On 17th March 1554, two of Mary I's councillors, Winchester and Sussex, were sent to escort Elizabeth, daughter of Henry VIII and Anne Boleyn, to her prison at the Tower of London by water for her alleged involvement in Wyatt's Rebellion. This was when Elizabeth wrote what David Starkey calls "the letter of her life", the famous Tide Letter, so-called because as Elizabeth wrote this letter to her sister the tide turned, making it impossible to take Elizabeth to the Tower that day.
The letter was written in haste but Elizabeth still managed to write an eloquent and well-argued letter, which unfortunately went ignored by Mary. It did, however, delay her imprisonment by one day.
Here it is:
If any ever did try this old saying, ‘that a king’s word was more than another man’s oath’, I most humbly beseech your majesty to verify it to me, and to remember your last promise and my last demand, that I be not condemned without answer and due proof, which it seems that I now am; for without cause proved, I am by your Council from you commanded to go to the Tower, a place more wanted for a false traitor than a true subject, which though I know I desire it not, yet in the face of all this realm it appears proved.
I pray to God I may die the shamefullest death that any ever died, if I may mean any such thing; and to this present hour I protest before God (Who shall judge my truth, whatsoever malice shall devise), that I never practised, counselled, nor consented to anything that might be prejudicial to your person any way, or dangerous to the state by any means. And therefore I humbly beseech your majesty to let me answer afore yourself, and not suffer me to trust to your councillors, yea, and that afore I go to the Tower, if it be possible; if not, before I be further condemned. Howbeit, I trust assuredly your highness will give me leave to do it afore I go, that thus shamefully I may not be cried out on, as I now shall be; yea, and that without cause.
Let conscience move your highness to pardon this my boldness, which innocency procures me to do, together with hope of your natural kindness, which I trust will not see me cast away without desert, which what it is I would desire no more of God but that you truly knew. Which thing I think and believe you shall never by report know, unless by yourself you hear. I have heard in my time of many cast away for want of coming to the presence of their prince; and in late days I heard my Lord of Somerset say that if his brother had been suffered to speak with him he had never suffered; but persuasions were made to him so great that he was brought in belief that he could not live safely if the Admiral lived, and that made him give consent to his death. Though these persons are not to be compared to your majesty, yet I pray God the like evil persuasions persuade not one sister against the other, and all for that they have heard false report, and the truth not known.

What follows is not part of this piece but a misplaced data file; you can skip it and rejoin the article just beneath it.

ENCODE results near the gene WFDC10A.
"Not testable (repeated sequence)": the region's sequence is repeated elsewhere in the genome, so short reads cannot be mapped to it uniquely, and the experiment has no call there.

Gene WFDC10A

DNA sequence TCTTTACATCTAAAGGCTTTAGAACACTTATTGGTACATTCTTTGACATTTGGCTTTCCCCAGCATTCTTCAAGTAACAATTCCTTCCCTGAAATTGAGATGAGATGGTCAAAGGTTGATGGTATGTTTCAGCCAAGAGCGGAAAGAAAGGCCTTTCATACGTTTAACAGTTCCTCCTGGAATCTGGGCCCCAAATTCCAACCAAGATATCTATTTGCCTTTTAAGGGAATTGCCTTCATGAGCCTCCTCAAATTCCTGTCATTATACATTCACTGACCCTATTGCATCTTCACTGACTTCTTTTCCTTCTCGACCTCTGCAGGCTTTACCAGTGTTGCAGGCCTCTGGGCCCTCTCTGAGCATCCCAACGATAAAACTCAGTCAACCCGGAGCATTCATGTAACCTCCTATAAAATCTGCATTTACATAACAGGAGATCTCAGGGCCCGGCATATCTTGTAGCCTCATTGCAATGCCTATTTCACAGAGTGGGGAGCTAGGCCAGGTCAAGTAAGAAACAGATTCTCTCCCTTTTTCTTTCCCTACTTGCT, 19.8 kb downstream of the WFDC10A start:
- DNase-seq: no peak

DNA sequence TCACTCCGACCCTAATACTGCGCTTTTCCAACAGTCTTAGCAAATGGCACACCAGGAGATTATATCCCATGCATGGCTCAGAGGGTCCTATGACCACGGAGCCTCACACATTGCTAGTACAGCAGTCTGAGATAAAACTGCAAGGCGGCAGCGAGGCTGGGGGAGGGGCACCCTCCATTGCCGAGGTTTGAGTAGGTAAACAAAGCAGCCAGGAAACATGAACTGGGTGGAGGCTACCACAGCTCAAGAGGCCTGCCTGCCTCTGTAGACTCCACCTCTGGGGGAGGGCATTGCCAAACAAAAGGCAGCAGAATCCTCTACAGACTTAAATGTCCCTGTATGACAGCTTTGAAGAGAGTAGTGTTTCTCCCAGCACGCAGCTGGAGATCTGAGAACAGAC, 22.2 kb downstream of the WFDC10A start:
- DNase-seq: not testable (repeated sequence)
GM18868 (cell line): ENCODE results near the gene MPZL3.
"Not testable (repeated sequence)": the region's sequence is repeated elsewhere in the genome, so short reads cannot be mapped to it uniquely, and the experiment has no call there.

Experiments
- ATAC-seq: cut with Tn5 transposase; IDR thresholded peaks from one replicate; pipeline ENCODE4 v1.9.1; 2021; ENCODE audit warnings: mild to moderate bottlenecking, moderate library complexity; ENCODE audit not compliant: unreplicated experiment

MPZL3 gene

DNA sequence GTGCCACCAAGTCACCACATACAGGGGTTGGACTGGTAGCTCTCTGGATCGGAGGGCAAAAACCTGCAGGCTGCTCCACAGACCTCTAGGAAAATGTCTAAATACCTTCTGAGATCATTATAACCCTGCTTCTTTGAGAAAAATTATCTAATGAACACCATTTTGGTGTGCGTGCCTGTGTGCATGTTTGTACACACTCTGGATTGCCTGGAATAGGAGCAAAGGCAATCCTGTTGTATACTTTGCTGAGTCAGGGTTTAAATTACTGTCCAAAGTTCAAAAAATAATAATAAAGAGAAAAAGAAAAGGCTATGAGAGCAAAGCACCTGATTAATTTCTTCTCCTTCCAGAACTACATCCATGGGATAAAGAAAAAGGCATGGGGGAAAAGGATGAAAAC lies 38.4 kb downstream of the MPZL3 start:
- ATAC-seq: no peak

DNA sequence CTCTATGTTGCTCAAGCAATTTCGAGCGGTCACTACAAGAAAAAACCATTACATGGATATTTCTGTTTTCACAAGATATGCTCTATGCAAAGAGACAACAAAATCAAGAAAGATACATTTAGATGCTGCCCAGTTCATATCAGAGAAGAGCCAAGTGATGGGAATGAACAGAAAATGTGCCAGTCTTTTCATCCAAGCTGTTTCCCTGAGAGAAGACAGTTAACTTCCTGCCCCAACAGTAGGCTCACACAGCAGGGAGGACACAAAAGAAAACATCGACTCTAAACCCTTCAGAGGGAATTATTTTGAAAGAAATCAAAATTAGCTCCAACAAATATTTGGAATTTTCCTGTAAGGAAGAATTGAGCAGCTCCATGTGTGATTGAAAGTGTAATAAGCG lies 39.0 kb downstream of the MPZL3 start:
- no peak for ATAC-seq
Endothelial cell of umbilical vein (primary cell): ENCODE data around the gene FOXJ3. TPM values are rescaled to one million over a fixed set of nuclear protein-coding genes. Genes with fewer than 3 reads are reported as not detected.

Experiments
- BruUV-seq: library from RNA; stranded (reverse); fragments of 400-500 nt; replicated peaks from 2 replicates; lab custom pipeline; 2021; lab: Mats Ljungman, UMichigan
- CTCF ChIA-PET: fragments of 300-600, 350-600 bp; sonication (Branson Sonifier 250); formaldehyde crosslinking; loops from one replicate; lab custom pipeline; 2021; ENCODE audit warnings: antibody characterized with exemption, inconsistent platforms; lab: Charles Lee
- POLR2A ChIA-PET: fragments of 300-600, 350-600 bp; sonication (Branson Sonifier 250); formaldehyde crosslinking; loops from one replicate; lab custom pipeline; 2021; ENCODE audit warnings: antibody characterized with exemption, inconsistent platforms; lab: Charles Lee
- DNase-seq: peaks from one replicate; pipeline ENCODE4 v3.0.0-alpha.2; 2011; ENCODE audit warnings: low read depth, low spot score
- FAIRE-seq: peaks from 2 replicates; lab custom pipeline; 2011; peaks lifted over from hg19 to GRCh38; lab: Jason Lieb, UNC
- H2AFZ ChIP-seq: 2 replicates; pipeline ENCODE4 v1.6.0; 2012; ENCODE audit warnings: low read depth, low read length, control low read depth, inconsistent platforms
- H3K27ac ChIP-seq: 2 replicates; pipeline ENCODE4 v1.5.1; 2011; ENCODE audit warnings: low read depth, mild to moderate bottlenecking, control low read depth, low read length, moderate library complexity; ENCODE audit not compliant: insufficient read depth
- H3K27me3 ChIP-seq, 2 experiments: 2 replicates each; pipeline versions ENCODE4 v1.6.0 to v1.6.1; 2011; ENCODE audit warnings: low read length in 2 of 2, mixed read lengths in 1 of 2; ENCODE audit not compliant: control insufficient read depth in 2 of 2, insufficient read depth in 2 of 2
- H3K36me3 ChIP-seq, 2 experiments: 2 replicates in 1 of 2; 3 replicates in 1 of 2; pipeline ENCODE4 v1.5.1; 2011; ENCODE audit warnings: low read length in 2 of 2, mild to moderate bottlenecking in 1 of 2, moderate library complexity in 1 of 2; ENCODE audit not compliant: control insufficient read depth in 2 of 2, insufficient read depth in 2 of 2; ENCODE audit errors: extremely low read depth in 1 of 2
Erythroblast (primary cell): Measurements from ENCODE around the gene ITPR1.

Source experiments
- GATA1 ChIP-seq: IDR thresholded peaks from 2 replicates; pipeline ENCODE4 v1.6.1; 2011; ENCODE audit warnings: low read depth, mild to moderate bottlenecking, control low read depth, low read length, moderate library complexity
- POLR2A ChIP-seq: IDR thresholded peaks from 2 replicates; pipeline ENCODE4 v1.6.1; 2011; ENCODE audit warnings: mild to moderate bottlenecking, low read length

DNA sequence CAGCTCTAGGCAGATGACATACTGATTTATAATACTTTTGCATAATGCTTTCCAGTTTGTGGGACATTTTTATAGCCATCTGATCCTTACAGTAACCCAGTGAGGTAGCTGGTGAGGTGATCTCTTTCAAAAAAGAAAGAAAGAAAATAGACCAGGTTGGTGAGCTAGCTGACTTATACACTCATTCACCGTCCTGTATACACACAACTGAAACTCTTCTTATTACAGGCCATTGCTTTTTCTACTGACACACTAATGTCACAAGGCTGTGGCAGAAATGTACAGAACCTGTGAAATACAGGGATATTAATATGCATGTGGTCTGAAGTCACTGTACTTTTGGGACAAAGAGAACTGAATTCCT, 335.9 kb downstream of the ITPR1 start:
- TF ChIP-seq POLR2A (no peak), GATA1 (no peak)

Therefore, once again, kneeling with humbleness of heart, because I am not suffered to blow the knees of my body, I humbly crave to speak with your highness, which I would not be so bold as to desire if I knew not myself most clear, as I know myself most true. And as for the traitor Wyatt, he might peradventure write me a letter, but on my faith I never received any from him. And as for the copy of the letter sent to the French king, I pray God confound me eternally if ever I sent him word, message, token, or letter, by any means, and to this truth I will stand in till my death.
Your highness’s most faithful subject, that hath been from the beginning, and will be to my end,
I humbly crave but only one word of answer from yourself.
- Strickland, Agnes (1843) Lives of the Queens of England from the Norman Conquest with Anecdotes of their Courts, Volume VI, London, p. 90-91.
- Craik, George Lillie, and McFarlane, Charles (1839) The Pictorial History of England: Being a History of the People, as Well as a History of the Kingdom, Volume II, London, p. 516.
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